Poinsettias are native to Mexico. They bloom in winter in response to the change in day length that begins in fall. The plants were first brought to our country in 1825 by Joel Robert Poinsette when he served as the first U.S. Ambassador to Mexico.

Wild poinsettias are tall--up to ten feet--and scraggly. It's taken years of intense breeding to produce the short, bushy plants we display. Breeding is also responsible for the many colors and patterns of modern-day poinsettias. Although the classic red is still popular, these festive plants may now be pink, salmon, burgundy, peach or cream. Many varieties are streaked or speckled or combine two colors on each bract. One variety has crinkled petals that resemble those of roses. Vegetable dies sprayed on plants result in startling blue, purple or orange flowers.

When you bring a plant home, remember that it's been growing in the comfort of a humid greenhouse. It's bound to drop a few leaves just from the stress of the trip. If your house is hot and dry, it will drop even more. The answer is not to drown it with water. Punch a hole in that foil wrapping. Set it in a saucer and add gravel or small stones. The excess water that drains from the plant will collect and evaporate throughout the day, adding a bit of humidity. Keep the soil moist but not sopping wet. A portable humidifier is a great aid in growing poinsettias and many other houseplants.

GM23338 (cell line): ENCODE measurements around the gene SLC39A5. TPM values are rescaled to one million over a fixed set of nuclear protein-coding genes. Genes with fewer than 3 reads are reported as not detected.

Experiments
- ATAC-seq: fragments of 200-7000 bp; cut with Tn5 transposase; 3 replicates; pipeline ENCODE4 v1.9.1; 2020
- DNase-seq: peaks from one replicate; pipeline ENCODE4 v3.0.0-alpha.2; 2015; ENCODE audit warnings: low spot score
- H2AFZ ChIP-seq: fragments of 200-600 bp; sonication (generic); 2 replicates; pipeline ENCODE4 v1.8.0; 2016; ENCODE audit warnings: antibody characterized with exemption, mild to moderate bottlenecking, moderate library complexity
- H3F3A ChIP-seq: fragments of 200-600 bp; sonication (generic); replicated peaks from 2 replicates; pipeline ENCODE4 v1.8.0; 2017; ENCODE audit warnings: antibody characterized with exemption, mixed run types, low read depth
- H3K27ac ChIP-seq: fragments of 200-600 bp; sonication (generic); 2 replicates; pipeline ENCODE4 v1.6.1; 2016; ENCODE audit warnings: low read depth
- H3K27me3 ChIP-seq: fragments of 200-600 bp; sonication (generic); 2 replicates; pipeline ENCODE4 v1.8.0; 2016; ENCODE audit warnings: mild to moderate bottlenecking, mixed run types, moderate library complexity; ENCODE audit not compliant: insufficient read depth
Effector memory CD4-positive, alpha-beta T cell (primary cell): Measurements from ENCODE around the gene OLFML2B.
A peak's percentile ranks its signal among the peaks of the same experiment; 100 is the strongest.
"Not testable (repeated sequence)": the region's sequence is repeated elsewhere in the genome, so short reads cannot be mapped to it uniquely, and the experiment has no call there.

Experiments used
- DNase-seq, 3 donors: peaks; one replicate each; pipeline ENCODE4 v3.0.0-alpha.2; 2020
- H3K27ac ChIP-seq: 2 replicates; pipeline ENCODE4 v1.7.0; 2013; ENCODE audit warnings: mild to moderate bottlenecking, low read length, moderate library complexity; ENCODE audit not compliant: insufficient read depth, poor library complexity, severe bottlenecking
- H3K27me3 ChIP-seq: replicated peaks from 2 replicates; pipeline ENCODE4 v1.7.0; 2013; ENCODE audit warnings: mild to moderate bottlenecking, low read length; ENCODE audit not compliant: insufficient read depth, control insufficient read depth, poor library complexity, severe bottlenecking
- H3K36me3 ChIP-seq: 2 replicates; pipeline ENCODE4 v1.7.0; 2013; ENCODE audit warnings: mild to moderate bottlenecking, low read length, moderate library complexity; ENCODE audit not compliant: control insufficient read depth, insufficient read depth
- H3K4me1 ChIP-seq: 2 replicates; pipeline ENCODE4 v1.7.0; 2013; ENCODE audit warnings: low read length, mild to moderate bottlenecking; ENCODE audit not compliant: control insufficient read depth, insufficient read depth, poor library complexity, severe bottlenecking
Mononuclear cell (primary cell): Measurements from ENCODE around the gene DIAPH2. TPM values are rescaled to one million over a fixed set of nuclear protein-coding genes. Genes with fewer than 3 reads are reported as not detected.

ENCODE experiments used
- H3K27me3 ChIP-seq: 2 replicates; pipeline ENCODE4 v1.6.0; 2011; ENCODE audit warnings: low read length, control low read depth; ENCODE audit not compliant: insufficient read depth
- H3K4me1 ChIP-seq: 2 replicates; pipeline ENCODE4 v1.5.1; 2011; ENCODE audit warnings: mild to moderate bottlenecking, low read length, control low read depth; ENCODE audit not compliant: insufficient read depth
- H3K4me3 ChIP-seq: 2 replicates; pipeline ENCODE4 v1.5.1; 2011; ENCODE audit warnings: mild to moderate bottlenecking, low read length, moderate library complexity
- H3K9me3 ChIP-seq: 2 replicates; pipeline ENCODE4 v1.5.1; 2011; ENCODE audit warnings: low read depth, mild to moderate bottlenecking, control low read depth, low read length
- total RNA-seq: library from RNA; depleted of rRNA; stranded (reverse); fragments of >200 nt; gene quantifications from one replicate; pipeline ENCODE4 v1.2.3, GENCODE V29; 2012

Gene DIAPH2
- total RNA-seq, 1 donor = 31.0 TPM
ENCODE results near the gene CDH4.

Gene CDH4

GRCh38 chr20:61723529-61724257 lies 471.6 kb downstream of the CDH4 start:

Keep the plant in bright light but away from furnace registers. With care, your poinsettia will make it through the holiday season in good form. While a few people keep their plants until the next year, it's extremely challenging to get it to bloom again next year (electric lights will throw the formation of flowers off schedule). Enjoy the plant now and then go ahead and consign it to the compost pile to break down and enrich your garden soil in the future.

Plants are courtesy of Tagawa Gardens.